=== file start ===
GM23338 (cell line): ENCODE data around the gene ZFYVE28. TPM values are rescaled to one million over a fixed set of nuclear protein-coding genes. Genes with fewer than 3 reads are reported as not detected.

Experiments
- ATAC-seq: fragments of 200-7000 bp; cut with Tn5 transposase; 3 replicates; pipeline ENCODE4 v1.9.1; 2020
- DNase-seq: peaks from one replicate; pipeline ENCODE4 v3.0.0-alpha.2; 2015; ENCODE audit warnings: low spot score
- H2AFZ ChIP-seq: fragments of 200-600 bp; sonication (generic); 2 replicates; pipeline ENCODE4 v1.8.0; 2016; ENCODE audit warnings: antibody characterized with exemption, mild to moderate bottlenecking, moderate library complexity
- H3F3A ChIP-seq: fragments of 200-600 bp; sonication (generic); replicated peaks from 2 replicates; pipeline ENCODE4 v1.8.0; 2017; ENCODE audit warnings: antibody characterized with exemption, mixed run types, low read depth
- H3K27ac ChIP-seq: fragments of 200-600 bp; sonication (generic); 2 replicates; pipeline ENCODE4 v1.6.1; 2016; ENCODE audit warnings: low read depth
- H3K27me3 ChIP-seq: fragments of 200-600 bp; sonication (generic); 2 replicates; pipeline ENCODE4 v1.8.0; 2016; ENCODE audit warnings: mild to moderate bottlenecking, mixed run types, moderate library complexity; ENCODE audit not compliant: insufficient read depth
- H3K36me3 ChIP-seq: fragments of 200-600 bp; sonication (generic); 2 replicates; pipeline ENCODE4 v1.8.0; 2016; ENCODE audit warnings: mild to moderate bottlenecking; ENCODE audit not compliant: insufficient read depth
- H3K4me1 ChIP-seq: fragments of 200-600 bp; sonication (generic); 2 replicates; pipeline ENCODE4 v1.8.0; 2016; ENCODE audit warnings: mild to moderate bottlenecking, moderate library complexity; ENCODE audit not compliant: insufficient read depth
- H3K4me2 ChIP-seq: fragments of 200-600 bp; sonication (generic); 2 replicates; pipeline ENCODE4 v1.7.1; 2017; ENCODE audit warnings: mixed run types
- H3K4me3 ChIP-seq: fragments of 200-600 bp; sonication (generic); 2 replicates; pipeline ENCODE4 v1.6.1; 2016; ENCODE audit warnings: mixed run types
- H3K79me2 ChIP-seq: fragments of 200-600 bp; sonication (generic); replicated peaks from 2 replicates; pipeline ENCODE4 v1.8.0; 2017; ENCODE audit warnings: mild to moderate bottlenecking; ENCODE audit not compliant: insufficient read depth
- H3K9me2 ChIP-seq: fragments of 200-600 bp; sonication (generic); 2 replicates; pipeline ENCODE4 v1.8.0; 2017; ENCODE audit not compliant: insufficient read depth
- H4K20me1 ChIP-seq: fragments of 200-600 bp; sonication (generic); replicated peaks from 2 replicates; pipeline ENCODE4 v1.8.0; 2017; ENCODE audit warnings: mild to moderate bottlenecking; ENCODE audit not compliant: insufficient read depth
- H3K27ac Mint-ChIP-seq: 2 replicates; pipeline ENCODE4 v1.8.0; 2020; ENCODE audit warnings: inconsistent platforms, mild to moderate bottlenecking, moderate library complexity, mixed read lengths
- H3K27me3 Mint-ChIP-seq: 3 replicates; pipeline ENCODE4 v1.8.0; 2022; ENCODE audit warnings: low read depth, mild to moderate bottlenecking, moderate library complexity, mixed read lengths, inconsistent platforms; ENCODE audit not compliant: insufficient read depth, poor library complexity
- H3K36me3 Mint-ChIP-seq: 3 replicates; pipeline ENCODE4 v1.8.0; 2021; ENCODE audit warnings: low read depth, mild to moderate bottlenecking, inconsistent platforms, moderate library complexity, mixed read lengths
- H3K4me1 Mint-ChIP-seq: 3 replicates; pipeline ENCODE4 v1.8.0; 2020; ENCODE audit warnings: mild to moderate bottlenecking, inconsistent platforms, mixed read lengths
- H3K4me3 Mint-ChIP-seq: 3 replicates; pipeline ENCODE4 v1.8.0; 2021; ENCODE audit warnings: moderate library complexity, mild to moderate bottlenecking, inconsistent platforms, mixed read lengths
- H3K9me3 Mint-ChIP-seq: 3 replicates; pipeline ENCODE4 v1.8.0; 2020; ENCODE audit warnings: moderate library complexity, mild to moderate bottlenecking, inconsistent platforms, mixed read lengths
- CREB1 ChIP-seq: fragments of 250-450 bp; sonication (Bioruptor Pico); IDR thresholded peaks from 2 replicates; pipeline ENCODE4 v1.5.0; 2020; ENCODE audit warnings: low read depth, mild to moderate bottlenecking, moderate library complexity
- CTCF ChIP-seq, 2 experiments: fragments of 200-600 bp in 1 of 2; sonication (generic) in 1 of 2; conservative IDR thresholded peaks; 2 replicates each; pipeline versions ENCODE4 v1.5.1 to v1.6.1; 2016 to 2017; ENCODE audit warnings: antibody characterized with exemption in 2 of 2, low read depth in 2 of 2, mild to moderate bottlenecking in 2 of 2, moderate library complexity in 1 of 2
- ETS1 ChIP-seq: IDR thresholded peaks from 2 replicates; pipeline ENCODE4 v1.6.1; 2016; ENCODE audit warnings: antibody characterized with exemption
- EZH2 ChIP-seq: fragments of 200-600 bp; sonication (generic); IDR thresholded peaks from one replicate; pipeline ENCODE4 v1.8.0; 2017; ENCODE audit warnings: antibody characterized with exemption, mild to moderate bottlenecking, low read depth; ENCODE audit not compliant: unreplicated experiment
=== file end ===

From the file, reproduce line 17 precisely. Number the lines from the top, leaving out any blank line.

- H3K27me3 Mint-ChIP-seq: 3 replicates; pipeline ENCODE4 v1.8.0; 2022; ENCODE audit warnings: low read depth, mild to moderate bottlenecking, moderate library complexity, mixed read lengths, inconsistent platforms; ENCODE audit not compliant: insufficient read depth, poor library complexity